Shortly after we moved into our new home my dad mentioned at dinner that the boathouse on Lake Merritt, next to the Kaiser Center where he worked, had an introductory course on sailing. He was hoping my two older brothers would want to enroll. What he wasn’t expecting was his five year old son would also beg him to go. On the first day of class I was by far the youngest kid in the group, a condition I more than made up for with raw enthusiasm. I loved to sail. We learned on El Toro dinghies, and as all the boats were exactly the same, my smaller size gave me a big advantage over the other students — less weight for the wind to blow. This played a deciding roll on the last day of class when we had our final exam. The test was divided into two parts, a written portion of multiple choice questions followed by a regatta on the lake. I still couldn’t read very well, so one of the instructors gave me the test orally in a separate room. Maybe the guy took pity on me—nudging me in the right direction—because I barely managed to pass. (Take whatever help you can get!) Where I shined, though, was out on the water. They’d set up a series of buoys around the lake and the first kid to complete the circuit would win a little trophy. As we crossed the starting line the wind was light and, weighing next to nothing, I quickly pulled away from the rest of the pack. By the time I reached the final buoy I was so far ahead of the others I decided to go around again, just to show everybody how great I was. And this is when disaster struck. Like Icarus I was flying too high and not paying attention to my wings (my sail). A gust whipped up that slapped us over, dumping me into the water before I could free the mainsheet. I was wearing a life vest so it wasn’t dangerous — but humiliating, yes it was. Standing on the dock, sopping wet, I had the dubious distinction of winning the race while being the only student to capsize his boat.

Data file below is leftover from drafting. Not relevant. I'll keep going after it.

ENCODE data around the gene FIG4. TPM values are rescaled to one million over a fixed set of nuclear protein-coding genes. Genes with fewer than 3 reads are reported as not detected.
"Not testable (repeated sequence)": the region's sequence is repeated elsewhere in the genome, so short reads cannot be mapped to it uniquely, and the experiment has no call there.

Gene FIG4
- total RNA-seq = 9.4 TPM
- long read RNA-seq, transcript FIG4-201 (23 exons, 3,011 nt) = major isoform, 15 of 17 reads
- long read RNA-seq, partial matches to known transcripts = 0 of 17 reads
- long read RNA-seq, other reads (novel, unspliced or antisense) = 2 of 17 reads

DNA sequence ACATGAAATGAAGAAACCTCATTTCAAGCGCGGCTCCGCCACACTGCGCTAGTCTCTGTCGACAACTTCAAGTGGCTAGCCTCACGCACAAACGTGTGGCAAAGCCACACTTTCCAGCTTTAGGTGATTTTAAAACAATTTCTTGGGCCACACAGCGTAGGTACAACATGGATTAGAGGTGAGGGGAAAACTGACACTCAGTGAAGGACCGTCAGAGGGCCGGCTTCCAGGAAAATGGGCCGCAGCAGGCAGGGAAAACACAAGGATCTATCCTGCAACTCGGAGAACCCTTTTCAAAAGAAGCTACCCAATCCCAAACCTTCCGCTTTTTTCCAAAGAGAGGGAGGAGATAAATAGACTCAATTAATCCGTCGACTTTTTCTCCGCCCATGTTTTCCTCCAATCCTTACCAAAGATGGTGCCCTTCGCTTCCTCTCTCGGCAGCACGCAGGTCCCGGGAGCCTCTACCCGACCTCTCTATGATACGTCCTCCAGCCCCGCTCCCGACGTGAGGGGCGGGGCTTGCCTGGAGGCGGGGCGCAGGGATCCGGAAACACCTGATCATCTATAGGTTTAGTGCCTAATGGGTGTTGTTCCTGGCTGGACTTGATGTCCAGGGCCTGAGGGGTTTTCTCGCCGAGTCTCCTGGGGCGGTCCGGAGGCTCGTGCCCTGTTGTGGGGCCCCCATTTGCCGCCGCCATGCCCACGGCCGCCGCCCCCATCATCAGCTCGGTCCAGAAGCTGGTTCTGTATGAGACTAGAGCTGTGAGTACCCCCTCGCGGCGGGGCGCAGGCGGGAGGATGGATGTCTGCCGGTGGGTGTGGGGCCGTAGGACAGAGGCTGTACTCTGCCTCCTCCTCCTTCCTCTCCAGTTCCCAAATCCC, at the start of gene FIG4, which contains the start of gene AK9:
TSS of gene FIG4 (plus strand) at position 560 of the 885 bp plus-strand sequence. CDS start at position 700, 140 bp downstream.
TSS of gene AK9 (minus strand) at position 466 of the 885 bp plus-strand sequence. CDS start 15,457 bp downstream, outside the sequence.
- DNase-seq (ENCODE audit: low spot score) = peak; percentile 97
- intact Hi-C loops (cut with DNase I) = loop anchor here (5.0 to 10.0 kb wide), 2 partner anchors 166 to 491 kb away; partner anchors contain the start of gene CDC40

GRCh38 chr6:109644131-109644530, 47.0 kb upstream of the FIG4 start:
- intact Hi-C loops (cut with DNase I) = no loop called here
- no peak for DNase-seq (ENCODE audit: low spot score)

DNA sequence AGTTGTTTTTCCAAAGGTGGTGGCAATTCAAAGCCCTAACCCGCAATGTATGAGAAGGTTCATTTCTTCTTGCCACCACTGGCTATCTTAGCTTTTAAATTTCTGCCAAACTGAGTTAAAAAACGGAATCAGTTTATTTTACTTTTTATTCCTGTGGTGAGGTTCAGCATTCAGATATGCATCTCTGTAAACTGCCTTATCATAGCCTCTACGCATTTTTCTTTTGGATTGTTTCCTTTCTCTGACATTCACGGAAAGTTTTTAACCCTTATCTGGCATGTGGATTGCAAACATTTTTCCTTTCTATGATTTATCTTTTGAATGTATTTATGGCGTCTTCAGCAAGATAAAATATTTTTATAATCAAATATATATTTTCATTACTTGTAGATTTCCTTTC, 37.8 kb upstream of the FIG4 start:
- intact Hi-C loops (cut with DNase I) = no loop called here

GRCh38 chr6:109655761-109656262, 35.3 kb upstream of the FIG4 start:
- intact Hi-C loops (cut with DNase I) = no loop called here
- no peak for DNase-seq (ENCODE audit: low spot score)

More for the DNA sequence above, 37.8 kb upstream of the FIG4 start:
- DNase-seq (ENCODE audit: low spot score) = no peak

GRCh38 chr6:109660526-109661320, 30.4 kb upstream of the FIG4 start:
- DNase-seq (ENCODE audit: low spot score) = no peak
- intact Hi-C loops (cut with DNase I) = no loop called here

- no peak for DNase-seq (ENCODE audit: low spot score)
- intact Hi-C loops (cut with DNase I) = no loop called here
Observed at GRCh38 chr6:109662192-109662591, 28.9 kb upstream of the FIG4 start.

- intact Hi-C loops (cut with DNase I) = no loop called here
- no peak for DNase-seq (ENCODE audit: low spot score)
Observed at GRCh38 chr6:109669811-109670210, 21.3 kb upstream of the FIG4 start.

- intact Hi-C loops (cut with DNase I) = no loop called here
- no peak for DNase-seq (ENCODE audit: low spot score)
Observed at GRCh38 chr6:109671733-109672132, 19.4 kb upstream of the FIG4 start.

As I grew older I got more into sailing. At eighteen I bought my first little cruiser, an Islander 24, that I sailed on the bay and out along the coast. When I moved away from home I took that little jangada with me to each new place. And those early dreams never left me. Several years, boats, and passages later, there I was, standing on the beach at Prainha.